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Ruble's Fall Forces Russia's Central Bank to Renew Market Interventions

Continuing this year's precipitous descent, Russia's ruble weakened to below 44.4 against the dollar-euro currency basket on Friday, crossing the threshold past which the Central Bank has committed to buying unlimited amounts of rubles to defend it.

Having plummeted 6 percent against the basket in September, the ruble first entered the intervention zone on Oct. 1, forcing the Central Bank to spend some $4 million to halt its decline.

The dollar-euro basket is a weighted combination of the world's two key currencies used to gauge the ruble's value and determine the timing of Central Bank interventions.

The ruble has weakened about 15 percent against the basket so far this year, and more than 20 percent against the dollar, as an economic slowdown, Western sanctions over Ukraine and, most recently, sharply falling oil prices have hollowed out the currency.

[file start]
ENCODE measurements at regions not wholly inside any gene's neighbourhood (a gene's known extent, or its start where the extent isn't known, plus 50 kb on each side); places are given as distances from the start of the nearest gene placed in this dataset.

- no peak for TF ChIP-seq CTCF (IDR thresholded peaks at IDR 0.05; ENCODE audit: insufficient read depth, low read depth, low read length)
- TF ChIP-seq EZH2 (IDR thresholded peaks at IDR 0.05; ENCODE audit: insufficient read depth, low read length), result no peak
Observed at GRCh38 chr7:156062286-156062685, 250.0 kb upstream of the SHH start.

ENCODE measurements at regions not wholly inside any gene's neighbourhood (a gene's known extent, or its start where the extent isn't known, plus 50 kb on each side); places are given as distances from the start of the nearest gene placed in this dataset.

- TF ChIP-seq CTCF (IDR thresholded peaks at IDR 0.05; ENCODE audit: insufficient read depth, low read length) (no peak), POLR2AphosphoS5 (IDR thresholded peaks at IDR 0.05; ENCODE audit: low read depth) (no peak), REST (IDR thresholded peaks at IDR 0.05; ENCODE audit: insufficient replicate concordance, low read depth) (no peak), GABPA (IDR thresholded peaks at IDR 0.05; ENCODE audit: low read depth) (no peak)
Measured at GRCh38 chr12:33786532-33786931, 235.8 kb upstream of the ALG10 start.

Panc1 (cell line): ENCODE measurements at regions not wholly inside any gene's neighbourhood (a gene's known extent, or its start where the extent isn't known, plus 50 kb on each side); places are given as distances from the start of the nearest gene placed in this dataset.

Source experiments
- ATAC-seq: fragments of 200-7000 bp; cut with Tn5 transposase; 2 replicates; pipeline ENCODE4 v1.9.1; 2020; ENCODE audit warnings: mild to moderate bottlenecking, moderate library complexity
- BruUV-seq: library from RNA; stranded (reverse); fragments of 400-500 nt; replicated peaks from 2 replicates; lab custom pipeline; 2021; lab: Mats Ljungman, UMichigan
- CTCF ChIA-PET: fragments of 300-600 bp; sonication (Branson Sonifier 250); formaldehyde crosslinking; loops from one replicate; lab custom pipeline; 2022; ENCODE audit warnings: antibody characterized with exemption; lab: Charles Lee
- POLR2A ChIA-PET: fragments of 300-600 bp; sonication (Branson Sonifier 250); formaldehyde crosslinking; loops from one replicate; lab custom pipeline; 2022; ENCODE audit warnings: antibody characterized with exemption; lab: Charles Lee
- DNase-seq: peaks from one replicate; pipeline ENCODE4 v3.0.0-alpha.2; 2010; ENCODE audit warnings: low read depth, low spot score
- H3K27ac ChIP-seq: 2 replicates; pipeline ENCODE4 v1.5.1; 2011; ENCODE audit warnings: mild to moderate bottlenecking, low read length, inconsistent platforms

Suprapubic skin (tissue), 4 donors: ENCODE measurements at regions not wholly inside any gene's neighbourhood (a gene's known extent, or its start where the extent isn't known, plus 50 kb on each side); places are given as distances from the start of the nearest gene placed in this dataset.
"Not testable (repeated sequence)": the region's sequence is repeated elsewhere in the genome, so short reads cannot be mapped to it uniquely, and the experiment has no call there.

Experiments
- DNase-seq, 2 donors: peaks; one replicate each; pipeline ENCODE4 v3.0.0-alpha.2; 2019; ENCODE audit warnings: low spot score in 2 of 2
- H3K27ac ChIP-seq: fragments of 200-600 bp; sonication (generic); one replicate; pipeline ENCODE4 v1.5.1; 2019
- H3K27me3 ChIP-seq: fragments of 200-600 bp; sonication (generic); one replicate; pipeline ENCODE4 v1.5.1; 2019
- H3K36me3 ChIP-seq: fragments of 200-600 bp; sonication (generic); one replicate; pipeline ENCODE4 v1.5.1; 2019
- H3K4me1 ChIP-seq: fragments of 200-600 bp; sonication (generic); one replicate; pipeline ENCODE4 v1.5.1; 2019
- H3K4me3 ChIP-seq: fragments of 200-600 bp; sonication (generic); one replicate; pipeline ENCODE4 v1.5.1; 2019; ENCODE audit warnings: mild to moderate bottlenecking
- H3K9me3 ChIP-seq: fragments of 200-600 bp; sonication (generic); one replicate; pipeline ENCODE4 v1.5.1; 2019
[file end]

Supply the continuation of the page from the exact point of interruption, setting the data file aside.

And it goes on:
At 1:15 p.m., the ruble was trading at 44.44 to the basket.

The Central Bank operates a managed float system designed to shelter the ruble from undue volatility. The currency is permitted to move freely within a set range of exchange rates, but when the ruble butts up against the outer limit of this trading corridor, the regulator begins buying up rubles with hard currency to support it. The corridor is expanded by 5 kopecks for every $350 million spent.

The Central Bank spent over $72 billion to prop up the ruble in the first three months of this year. The Oct. 1 intervention was the first since May.

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